BG 2026 21st June @ 18:45

It’s very early for these things but the obvious date for 2024 is 21st June

The camp site seems OK to host us next year and I have heard no more about the problems at Keswick. It is usual to start getting involved about Christmas time so anyone interested in making the challenge should get in toutch about then.

Meanwhile a bit of reading

The Bob Graham 24-Hour Club

BG Club announcement

The worldwide Covid-19 pandemic is affecting all our lives. It is understandable that as fell runners we seek “release” through our sport. However fell running does not exist in isolation, self or otherwise, and we need to consider any knock-on effects of what we do. All fell racing in the UK is on hold for the foreseeable future, partly due to gatherings of large numbers of people and partly the risk from those people travelling from and returning to different communities.

The UK government appears to be taking a “ramped” response to the pandemic allowing the population time to adjust to each measure. We have no way of knowing how far they intend to take this process or what any future restrictions might be or how well they will be enforced. At the time of writing (19th March 2020) the government recognises physical activity as being beneficial and is not being viewed as “non-essential”.

The Lake District Mountain Rescue Teams have issued a statement about emergency coverage in the weeks and months ahead – acting within your abilities and experience will substantially lessen any risks. In the 49 years of the Bob Graham Club there have been, to our knowledge, only two Mountain Rescue call-outs for contenders either reccying the Round or on an actual attempt. That is an exemplary record but as investment adverts state: “past performance is no guarantee of the future”. For the Bob Graham Round this would mean avoiding Broad Stand and Lord’s Rake/West Wall Traverse and taking particular care on the rocky ground between Rossett Pike and Scafell Pike.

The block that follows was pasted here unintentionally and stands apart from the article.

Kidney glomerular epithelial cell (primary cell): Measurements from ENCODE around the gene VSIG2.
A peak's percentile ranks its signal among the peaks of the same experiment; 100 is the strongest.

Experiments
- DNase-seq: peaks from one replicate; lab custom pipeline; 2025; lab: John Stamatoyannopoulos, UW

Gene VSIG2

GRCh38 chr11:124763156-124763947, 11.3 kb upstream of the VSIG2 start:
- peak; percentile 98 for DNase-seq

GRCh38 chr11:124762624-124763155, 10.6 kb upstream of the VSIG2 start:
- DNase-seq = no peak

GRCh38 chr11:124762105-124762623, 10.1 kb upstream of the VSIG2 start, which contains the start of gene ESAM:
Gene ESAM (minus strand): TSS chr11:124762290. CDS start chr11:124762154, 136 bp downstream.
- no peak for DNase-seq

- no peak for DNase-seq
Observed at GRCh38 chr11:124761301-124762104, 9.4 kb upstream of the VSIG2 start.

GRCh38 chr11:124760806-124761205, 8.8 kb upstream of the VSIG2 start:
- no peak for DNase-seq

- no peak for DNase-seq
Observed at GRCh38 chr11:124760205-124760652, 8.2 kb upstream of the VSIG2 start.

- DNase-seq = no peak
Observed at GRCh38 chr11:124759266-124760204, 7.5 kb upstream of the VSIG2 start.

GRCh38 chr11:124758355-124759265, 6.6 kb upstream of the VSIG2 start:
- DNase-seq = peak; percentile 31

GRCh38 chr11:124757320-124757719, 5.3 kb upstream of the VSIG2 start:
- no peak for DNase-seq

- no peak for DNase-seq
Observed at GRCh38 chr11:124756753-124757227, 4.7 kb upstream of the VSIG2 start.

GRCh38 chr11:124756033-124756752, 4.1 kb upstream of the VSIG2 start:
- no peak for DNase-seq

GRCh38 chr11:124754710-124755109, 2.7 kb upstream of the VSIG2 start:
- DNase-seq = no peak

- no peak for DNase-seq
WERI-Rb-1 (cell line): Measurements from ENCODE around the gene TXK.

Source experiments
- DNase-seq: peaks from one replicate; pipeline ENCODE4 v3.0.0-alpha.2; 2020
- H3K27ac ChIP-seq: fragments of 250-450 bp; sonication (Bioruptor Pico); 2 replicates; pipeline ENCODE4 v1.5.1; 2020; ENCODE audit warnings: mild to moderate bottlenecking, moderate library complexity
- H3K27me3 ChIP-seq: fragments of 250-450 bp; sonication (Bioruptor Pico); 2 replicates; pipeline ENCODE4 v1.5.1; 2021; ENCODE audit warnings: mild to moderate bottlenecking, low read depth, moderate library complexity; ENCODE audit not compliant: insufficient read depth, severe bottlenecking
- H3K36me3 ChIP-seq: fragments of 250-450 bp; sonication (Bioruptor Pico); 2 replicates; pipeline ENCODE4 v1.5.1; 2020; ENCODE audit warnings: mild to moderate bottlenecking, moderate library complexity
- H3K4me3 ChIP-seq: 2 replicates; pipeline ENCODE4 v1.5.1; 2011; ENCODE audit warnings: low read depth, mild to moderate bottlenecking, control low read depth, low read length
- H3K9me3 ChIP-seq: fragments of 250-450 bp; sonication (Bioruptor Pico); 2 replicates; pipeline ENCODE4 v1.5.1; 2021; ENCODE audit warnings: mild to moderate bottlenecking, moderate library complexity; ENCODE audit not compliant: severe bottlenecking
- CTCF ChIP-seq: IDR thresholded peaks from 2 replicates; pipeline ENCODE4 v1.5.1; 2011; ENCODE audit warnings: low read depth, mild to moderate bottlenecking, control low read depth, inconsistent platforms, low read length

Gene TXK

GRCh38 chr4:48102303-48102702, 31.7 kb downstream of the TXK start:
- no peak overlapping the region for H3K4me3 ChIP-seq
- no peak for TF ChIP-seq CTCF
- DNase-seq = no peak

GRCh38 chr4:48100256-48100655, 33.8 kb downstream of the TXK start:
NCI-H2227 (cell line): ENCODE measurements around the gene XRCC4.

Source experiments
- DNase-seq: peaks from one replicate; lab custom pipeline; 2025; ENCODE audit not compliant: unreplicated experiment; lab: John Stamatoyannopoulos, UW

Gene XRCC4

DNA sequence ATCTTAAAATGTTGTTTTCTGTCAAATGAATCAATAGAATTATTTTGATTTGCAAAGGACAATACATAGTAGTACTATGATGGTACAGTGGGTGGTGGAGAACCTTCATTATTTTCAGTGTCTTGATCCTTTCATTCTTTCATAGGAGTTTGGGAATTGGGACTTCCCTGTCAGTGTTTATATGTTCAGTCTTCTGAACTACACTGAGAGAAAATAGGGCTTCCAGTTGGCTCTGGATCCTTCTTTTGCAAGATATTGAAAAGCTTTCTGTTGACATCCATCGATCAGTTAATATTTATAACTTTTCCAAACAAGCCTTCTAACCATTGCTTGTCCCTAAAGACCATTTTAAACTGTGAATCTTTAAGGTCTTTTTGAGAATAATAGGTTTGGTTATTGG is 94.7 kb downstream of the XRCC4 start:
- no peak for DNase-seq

For the moment the Club recommends postponing any attempt but will accept any successful attempt that takes place should that individual decide to go ahead. In this instance we would recommend the absolute minimum of supporters/pacers and that all members of the attempt have sufficient fell experience. However should travel restrictions be imposed or outdoor activities be banned by the government we will not recognise attempts after the date of introduction of any such restrictions.

“The mountains will always be there. The trick is to make sure you are.”

Don Whillans

Start 18:45 Leave camp 18:00

Threlkeld 22:37 Ready 22:00 Leave camp 9:30

Dunmail 3:39 Ready 3:00 Leave camp 2:30 

Wasdale 10:11 Ready 9:30 Leave camp 8:00 (do not underestimate how long it takes to drive there)

Honister 15:26 Ready 14:00 Leave camp 13:30

Finish 18:15

Can prospective contenders please note the following:

To read

The goal of DPFR with regards to the BG has always been to help the maximum number of people who want to complete the round. The club has been very successful in achieving this. Due to the large number of people involved we have to set a fixed date and time and stick to it. This means running in whatever weather and with whoever is there. There have been a few issues coming from the 2013 attempt where five people successfully completed the round in pretty poor conditions. This is a great credit to all involved but requires a great effort from a large number of individuals. To make things clearer to all, I am proposing a few guidelines (we do not have rules) –